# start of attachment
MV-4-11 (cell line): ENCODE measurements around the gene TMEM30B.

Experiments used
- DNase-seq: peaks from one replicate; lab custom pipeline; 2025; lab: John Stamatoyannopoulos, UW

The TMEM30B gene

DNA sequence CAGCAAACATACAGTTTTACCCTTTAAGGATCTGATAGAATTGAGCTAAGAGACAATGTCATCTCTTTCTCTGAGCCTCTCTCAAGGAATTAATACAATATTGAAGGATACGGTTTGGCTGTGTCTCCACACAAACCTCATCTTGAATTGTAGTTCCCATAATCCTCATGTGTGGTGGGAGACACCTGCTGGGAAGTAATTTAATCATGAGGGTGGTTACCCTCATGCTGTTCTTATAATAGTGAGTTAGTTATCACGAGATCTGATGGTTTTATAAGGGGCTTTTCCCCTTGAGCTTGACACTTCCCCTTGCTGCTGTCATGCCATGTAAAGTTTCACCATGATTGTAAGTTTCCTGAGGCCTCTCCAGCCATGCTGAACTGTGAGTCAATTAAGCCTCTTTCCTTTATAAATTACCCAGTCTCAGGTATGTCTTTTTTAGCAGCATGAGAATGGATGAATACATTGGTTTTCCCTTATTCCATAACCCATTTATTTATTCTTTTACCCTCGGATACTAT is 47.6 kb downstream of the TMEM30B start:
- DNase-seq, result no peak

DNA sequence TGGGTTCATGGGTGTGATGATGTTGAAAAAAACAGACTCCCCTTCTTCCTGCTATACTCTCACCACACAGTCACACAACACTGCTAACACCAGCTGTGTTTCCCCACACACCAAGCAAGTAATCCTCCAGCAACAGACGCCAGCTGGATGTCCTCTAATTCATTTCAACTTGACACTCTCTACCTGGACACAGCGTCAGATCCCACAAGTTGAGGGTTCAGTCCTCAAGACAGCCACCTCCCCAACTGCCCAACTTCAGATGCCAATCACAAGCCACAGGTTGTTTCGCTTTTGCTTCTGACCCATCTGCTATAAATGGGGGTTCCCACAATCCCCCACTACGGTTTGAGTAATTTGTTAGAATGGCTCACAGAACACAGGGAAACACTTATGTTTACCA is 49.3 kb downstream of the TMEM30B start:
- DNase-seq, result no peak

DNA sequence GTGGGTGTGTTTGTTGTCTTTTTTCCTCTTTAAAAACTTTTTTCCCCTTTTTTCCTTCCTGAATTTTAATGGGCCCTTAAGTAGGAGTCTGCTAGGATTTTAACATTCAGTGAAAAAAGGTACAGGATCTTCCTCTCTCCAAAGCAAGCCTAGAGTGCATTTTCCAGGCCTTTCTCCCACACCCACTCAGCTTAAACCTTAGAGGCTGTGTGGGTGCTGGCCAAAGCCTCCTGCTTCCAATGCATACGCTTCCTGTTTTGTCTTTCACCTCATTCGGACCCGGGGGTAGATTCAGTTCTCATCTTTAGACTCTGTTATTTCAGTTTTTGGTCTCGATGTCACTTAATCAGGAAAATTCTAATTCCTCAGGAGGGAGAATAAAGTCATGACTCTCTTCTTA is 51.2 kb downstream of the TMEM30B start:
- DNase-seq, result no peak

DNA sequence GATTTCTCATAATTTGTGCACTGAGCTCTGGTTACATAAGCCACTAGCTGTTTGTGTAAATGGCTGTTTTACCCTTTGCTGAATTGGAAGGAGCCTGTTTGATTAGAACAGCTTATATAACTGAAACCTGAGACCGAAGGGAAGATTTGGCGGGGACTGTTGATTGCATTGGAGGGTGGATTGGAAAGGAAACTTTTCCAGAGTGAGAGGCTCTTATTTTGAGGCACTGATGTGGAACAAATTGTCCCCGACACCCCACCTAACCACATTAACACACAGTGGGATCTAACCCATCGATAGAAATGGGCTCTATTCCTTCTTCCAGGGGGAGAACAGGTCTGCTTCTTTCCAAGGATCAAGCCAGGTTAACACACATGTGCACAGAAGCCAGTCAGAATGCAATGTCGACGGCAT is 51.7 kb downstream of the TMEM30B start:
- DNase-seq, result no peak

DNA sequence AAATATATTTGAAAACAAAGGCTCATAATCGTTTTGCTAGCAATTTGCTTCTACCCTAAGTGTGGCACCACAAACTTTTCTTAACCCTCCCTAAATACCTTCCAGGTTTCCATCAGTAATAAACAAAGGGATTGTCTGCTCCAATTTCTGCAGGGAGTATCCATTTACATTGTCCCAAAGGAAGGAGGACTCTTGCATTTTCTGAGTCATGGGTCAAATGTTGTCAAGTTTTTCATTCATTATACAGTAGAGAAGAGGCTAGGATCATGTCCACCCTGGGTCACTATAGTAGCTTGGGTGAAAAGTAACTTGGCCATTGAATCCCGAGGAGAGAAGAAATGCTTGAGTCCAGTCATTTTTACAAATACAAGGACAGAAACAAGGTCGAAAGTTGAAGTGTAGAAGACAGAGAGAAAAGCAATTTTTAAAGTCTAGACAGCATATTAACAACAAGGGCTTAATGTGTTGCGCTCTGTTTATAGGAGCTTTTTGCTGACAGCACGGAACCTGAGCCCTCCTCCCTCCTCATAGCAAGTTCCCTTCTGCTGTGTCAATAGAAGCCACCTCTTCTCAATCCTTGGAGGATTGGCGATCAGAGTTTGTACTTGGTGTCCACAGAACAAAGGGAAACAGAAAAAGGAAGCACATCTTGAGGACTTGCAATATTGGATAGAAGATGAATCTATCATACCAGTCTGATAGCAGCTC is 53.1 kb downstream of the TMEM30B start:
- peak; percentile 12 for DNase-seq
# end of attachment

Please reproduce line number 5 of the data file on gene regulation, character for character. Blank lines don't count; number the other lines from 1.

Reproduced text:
DNA sequence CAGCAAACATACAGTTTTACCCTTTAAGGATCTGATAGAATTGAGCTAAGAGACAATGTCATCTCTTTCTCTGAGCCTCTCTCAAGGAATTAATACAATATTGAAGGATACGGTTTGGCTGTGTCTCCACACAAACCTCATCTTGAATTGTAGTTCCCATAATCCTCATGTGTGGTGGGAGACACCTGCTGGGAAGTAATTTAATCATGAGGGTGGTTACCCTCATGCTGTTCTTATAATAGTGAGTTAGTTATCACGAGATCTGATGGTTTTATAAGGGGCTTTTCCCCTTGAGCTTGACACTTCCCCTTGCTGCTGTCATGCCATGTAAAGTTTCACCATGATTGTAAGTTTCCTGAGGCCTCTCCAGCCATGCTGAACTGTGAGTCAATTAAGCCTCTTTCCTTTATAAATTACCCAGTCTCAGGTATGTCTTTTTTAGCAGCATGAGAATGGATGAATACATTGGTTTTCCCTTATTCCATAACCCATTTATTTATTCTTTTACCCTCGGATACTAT is 47.6 kb downstream of the TMEM30B start: